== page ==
Overview
The unique feature of this center is the satellite-imaging component, which is designed to take photographs of massive human rights violations as they unfold. This type of technology has never before been employed by a nonprofit humanitarian organization because it has only been declassified in the past two years. Top genocide scholars have endorsed this new means as having significant practical application for genocide prevention. The Carnegie Endowment and the European Commission called a conference in 1999 calling for the use of this technology for humanitarian purposes.
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  Satellite imaging can be used to determine events in remote areas where the international press may not have access. For example, the next images show a series of close-ups that display how useful satellite imaging can be in the confirmation of the destruction of property. The first image shows Africa as a whole. Next is a close up of Sudan.  
 
 
 
This close-up of the Sudan landscape shows a village near a mountain range. Then a closer view of the village.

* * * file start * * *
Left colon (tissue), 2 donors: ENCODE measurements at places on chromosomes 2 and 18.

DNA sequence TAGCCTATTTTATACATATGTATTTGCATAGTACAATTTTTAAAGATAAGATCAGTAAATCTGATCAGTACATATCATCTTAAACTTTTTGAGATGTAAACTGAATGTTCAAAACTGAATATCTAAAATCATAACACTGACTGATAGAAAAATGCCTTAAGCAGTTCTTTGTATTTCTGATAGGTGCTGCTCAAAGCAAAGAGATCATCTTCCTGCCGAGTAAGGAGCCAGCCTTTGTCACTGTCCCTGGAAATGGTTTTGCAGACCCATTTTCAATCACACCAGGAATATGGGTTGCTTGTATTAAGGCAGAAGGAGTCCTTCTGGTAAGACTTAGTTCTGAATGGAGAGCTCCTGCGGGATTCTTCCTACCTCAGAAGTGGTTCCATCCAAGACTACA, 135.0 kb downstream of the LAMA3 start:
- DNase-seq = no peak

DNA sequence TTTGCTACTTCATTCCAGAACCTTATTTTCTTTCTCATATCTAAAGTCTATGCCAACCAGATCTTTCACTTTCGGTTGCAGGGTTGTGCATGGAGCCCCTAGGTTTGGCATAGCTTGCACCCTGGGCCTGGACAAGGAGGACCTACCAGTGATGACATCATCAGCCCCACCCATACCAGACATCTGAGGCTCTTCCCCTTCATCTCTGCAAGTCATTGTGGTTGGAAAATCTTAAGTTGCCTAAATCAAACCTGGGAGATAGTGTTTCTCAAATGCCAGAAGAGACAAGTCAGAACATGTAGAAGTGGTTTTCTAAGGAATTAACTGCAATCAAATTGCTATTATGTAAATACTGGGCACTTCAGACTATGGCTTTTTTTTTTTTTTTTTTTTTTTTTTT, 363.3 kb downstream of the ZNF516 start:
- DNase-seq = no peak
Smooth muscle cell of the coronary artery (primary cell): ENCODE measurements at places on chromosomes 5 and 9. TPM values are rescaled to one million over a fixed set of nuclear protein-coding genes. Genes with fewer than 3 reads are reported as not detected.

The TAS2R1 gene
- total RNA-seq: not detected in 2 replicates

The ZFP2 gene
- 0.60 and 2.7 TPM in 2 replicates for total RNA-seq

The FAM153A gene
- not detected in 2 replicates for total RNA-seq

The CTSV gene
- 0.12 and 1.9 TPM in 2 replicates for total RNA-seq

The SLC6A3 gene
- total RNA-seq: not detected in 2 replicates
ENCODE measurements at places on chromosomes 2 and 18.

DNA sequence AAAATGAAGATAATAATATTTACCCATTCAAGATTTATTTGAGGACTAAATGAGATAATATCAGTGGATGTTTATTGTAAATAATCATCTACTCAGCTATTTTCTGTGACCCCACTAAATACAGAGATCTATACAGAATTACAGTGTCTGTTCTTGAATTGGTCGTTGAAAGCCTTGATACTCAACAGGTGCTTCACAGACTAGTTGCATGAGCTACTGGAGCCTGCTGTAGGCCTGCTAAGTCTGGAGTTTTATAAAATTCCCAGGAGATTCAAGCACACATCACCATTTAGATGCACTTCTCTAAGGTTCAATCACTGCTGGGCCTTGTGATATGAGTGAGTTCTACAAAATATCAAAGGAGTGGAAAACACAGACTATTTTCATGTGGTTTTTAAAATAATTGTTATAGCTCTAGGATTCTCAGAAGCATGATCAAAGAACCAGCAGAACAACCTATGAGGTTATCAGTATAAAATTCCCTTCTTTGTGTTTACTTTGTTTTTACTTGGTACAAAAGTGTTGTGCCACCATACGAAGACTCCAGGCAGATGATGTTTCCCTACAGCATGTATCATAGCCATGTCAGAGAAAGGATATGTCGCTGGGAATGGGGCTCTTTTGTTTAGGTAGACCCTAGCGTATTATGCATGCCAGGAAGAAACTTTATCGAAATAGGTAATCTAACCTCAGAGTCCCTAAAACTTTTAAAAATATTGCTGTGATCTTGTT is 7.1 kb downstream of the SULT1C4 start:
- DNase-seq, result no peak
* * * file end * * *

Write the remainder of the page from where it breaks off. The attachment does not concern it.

This one meter resolution image is an example of how clearly one can determine property destruction of one building. One can clearly discern that the building in the middle of the image has been destroyed. Massive human rights violations on a much larger scale would be much easier to confirm. During the summer of 2001, we will see the introduction of half-meter resolution imaging which will produce an image with twice as much detail as these. Clearly, this type of imagery will make human rights violations in remote areas easier to determine. While there remain drawbacks such as cloud coverage, foliage and night time footage, there are clear ways around most of these obstacles to good images.  

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